UCB certainly weren’t prepared to be left behind in the evolution of a patient-centric pharma. Jean-Christophe Tellier, new CEO of UCB, spoke about the company’s creation of Patient Value Units. With a changing environment, he discussed the external focus required by pharma and a greater connection with stakeholders. He also stressed the importance of having cross-functional teams to work together, and of listening and learning to create new solutions. The key message was that by creating value for the patient, you create value for the company — and, in turn, you create value for shareholders.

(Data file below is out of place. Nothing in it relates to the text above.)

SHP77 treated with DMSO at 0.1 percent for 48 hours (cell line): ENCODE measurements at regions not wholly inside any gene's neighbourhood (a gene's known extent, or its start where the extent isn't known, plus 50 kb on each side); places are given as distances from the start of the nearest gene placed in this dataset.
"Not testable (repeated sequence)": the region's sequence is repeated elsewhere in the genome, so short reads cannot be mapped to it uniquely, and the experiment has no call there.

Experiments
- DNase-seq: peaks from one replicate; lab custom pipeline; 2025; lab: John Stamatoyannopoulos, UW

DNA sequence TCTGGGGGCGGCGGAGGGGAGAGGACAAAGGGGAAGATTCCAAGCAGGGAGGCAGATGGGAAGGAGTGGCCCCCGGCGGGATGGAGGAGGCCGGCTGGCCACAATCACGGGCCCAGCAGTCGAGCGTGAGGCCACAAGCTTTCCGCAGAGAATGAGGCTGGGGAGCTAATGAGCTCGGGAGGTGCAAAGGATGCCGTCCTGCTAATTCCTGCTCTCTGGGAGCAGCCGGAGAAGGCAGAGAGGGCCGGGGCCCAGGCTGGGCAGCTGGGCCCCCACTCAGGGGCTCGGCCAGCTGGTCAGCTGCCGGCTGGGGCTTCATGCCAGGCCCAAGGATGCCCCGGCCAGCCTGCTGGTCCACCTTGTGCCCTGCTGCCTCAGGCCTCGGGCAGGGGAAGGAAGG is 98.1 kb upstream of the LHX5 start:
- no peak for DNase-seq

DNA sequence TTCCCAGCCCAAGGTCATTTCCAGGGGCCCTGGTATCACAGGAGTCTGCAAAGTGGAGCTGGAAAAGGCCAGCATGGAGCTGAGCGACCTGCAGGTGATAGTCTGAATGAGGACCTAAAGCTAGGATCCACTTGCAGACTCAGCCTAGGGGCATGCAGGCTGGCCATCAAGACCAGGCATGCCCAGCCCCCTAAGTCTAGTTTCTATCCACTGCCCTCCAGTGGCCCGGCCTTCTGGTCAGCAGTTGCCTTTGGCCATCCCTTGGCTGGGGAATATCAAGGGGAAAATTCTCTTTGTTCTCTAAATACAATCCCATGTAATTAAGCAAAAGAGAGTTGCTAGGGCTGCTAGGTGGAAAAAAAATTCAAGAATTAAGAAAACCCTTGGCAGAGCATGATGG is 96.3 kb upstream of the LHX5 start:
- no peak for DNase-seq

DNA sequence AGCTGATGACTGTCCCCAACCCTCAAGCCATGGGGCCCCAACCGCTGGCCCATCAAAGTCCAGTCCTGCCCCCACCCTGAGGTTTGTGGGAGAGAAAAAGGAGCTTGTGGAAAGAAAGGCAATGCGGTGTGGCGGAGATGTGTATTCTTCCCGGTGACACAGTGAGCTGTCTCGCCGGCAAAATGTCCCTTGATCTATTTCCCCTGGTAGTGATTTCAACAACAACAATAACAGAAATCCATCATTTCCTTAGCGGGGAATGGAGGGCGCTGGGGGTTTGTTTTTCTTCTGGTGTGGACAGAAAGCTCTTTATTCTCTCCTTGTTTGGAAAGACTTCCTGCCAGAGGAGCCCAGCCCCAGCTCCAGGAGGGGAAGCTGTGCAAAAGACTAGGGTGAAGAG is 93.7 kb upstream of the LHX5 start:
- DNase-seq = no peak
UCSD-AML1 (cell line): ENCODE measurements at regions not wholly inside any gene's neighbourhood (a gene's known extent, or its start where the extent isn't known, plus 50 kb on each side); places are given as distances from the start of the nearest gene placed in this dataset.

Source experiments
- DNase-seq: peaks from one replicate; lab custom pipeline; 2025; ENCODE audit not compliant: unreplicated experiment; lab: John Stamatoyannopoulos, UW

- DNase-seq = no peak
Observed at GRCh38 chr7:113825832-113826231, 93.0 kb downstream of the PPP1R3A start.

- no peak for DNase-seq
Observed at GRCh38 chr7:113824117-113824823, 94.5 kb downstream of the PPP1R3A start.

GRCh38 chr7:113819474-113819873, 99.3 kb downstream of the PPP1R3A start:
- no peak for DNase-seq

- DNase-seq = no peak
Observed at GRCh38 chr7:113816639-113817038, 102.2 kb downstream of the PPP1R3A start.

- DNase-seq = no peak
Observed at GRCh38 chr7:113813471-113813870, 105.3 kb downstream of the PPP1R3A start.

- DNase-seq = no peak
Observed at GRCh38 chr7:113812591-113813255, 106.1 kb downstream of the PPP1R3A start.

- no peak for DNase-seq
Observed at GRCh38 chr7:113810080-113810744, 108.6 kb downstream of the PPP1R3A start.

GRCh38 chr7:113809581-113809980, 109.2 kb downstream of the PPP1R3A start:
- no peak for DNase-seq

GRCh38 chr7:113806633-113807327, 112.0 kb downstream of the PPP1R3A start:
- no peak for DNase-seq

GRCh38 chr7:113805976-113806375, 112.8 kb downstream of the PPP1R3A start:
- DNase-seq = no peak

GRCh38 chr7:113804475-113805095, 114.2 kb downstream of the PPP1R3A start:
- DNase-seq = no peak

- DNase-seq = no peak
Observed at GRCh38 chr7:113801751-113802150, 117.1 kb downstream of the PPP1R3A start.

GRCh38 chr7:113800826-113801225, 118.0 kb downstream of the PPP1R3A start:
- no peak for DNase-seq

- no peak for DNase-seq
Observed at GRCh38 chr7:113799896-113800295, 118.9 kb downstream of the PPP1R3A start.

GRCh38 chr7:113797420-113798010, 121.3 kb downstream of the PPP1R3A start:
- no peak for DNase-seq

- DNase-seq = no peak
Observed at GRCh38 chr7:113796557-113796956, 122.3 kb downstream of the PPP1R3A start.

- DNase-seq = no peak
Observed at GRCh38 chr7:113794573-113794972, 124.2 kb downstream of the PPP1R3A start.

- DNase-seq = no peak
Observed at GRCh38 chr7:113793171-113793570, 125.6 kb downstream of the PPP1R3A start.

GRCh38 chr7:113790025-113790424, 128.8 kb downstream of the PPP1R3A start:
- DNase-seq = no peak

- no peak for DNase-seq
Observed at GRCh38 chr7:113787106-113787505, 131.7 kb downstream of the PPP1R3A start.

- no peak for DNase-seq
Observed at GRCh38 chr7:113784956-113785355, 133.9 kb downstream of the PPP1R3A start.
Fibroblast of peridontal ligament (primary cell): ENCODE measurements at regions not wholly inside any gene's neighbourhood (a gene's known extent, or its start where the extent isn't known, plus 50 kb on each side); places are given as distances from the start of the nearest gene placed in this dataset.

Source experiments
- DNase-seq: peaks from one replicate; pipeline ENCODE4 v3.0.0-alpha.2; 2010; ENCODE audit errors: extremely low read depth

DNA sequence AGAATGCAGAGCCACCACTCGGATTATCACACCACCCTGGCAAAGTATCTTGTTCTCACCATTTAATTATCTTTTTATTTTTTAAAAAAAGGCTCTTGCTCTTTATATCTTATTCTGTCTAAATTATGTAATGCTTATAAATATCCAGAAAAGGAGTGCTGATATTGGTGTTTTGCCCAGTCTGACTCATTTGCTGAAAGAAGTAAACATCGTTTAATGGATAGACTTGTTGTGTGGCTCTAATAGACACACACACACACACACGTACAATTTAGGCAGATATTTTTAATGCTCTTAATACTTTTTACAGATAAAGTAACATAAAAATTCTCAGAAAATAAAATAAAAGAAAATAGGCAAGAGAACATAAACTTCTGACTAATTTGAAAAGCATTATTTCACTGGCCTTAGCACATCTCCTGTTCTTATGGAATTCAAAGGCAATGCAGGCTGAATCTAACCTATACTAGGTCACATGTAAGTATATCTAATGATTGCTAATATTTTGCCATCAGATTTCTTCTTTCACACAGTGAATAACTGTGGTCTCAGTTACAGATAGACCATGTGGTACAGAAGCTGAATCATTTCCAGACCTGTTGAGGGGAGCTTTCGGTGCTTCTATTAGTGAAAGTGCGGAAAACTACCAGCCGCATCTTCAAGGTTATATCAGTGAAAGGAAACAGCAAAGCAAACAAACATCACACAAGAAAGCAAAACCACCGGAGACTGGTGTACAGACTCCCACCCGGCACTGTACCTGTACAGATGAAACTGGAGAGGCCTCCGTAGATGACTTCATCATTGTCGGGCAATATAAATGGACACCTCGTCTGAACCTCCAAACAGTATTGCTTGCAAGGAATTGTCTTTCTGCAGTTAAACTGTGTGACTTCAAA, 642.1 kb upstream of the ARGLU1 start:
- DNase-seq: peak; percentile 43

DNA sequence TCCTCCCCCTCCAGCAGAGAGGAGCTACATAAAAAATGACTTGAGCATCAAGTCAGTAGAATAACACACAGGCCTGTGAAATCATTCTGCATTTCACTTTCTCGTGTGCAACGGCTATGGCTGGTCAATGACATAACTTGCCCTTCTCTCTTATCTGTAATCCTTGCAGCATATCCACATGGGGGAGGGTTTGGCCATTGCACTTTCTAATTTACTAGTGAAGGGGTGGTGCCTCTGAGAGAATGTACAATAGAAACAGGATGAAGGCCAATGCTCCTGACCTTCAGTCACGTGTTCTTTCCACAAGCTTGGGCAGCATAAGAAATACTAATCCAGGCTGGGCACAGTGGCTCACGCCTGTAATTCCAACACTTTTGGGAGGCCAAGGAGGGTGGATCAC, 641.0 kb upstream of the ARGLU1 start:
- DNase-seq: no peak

Tellier clearly had a strong foundation under his feet, with UCB’s former CEO winning the ‘Lifetime Achievement’ Award at the eyeforpharma Barcelona Awards. From the start, Roch Doliveux’s leadership was defined by a patient-centric approach, which stemmed from his desire to impact people’s lives. Doliveux stressed that it isn’t what you say, but what you do. In other words, companies need to be prepared to walk away from opportunities if they aren’t patient-centric.
UCB continued to take the 2015 limelight with UCBCares coming away from eyeforpharma’s Barcelona conference with the ‘Customer Innovator’ Award. Christi Marsh spoke to Thomas Disley about the creation of the customer-centric information service. With the belief that customers shouldn’t be navigating around departments for their solution, a new, single integrated solution center team was launched with a powerful mission to wrap the experience around the customer instead of the customer around the function.